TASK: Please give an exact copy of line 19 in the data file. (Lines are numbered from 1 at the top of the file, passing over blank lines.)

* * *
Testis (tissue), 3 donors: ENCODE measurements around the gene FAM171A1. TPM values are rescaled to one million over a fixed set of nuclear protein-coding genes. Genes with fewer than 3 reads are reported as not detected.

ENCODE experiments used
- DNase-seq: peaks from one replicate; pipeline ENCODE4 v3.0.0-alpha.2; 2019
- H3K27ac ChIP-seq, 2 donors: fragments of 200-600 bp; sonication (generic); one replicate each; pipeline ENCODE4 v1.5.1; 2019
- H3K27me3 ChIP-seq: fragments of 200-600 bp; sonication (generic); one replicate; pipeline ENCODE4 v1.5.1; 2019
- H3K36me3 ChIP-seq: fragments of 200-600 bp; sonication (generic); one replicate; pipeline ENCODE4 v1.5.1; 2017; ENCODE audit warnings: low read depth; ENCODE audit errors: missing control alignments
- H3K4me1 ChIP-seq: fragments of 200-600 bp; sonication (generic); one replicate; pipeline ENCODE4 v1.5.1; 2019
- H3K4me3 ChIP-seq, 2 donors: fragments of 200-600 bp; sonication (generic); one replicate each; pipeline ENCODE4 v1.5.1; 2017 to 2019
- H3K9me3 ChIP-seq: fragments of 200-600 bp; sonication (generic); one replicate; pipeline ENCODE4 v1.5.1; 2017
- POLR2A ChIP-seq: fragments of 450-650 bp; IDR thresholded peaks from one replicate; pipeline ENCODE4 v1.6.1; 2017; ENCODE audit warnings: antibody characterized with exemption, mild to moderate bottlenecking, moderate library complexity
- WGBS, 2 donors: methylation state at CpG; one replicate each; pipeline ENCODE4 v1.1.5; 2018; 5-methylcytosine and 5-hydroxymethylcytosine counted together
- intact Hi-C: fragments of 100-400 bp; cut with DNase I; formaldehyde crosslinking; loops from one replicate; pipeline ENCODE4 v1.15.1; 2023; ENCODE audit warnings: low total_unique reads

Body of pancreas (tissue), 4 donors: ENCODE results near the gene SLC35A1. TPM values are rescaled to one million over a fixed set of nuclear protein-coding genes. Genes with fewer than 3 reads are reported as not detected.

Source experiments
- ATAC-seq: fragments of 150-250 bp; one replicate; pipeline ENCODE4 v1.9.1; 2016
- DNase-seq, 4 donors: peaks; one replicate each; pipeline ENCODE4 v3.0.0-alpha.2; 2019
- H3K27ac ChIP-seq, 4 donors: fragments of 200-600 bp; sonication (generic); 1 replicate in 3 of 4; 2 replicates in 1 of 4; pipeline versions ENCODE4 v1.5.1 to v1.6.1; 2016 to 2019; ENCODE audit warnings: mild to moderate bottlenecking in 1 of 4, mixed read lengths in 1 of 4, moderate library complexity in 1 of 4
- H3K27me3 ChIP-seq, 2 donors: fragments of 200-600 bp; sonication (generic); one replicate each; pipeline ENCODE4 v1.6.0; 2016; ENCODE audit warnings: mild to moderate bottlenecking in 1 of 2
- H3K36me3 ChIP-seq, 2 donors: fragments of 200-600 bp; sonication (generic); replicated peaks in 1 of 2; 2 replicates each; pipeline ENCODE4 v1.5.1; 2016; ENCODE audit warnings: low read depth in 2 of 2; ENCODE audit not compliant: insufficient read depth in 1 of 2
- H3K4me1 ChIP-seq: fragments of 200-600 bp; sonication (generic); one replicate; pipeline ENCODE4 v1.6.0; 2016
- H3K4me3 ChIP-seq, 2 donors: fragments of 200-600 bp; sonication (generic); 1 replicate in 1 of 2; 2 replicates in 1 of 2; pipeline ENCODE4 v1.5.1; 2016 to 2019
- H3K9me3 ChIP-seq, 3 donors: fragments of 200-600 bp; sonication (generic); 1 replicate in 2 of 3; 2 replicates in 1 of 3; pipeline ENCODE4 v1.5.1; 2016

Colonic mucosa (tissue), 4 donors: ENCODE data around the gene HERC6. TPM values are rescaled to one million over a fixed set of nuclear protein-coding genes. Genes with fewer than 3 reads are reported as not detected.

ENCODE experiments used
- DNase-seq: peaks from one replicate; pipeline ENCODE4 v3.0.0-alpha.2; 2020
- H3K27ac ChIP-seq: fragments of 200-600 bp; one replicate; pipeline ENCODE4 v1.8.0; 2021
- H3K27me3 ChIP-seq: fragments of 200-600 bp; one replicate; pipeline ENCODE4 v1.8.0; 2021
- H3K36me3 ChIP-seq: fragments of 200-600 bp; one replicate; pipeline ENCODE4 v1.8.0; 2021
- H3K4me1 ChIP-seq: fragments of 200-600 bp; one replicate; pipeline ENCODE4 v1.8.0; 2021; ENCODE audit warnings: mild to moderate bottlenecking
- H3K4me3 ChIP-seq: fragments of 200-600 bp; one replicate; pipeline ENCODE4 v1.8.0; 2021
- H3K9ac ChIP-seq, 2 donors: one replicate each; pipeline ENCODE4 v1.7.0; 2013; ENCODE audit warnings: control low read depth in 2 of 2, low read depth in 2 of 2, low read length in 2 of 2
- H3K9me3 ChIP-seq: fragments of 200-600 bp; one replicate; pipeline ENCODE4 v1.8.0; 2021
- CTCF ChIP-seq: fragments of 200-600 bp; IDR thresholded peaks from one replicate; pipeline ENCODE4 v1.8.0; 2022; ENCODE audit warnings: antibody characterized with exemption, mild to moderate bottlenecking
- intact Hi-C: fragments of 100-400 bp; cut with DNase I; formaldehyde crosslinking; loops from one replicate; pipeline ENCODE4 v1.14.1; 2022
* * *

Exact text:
- H3K36me3 ChIP-seq, 2 donors: fragments of 200-600 bp; sonication (generic); replicated peaks in 1 of 2; 2 replicates each; pipeline ENCODE4 v1.5.1; 2016; ENCODE audit warnings: low read depth in 2 of 2; ENCODE audit not compliant: insufficient read depth in 1 of 2